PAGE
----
Pam Allan: And the kids are crazy about it. That's the thing, the kids love it.
Corey Allan: Yep. They absolutely do. So no matter what you choose, you can rest easy knowing that every single recipe is packed with fresh produce sourced directly from farmers. So it's time for you to try out America's number one meal kit so that you too can take some of the stress out of mealtimes at your house, just like we have for several months now. Go to hellofresh.com/SMR10 and use the code SMR10, the number 10 for 10 free meals, including free shipping. So with tax season just around the corner for us, I know HelloFresh is going to take the stress out of what we have to do each and every evening.
Pam Allan: And the kids are going to get veggies. I'm not cooking and the kids are going to get veggies.
Corey Allan: Shocking reality. So go to hellofresh.com/SMR10, and use our code SMR10 for 10 free meals, including free shipping. So another email that this is kind of fun that this one came in, it's been around for a little while. We're finally getting to it, but it seems fortuitous on the timing seeing as I'm in a conversation with the Christians Who Curse Sometimes in Instagram, okay? Because they kind of cover some of these. We're all trying to do well, but sometimes we're colorful with our language, which you and I fit that, just not on the air, right?
Pam Allan: Right.
Corey Allan: So here's an email that says, "Hello, Sexy Marriage Radio. There's been a lot of conversations in Christian circles and resources about the fallout of the purity culture. I think a lot of your listeners like me experienced the purity culture movement as teens and into adulthood. Now that many of us are married, it would be helpful and insightful to hear our thoughts on this issue.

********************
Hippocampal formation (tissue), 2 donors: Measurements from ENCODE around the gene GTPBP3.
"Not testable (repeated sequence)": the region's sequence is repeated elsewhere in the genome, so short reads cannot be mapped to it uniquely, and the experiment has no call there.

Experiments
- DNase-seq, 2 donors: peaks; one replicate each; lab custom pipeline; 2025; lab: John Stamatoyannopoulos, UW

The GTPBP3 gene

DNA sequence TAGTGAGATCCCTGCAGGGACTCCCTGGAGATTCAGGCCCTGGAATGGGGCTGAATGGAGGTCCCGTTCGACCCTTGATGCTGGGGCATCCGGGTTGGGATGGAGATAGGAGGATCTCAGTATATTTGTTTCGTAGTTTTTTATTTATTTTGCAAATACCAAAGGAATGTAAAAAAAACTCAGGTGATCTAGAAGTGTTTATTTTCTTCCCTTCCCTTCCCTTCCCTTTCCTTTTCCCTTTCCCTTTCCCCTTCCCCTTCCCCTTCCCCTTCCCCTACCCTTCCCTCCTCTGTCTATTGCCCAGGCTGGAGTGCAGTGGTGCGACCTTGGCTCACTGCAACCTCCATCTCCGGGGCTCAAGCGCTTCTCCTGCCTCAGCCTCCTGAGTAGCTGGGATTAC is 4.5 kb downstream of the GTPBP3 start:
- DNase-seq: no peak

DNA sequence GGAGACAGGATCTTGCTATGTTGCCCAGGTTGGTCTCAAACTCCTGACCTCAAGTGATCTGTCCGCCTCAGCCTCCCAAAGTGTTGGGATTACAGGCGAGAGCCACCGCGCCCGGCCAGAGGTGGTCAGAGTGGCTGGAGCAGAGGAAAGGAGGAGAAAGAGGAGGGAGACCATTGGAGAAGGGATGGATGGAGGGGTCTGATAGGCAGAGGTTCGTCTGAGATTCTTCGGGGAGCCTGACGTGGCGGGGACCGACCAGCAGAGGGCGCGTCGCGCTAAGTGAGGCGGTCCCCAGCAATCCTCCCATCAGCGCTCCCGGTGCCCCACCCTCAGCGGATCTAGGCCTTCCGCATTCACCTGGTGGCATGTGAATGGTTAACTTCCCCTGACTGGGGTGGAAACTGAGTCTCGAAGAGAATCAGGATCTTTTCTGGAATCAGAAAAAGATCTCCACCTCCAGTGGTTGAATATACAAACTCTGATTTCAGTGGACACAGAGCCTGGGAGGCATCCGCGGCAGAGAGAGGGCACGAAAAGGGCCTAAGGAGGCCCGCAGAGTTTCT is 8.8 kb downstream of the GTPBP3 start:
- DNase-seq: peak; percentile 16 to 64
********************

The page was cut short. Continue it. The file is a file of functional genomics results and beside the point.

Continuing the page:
To give you some specificity, I heard throughout my teen and young adult life the following lessons, God doesn't want you to date. Instead, you should court. The purpose and intent of dating is marriage. You enter into an arrangement with your partner, or I'm sorry. You enter into an arrangement with your parents to keep pure, which is the purity ring tradition. If you save your sexuality for marriage, God will give you a great sex life. Your abstinence has an end because it's God's purpose for you to find a mate. Masturbation is wrong and the spiritual equivalent of cheating on your spouse.
So many of my friends married young to the first person they dated, some with disastrous results. A few got divorced specifically because their sex lives were disastrous. So rather than burn with desire, some married quickly only to find out they'd married an unsafe or questionable person. Some find it challenging to be sexual at all. Others had lingering porn addictions, which started in the formative teen years. Obviously marriage can be and has impacted all generations, but the past 20 years saw a unique Christian philosophy that possibly harmed many, and it's still impacting marriages today." What's our thoughts.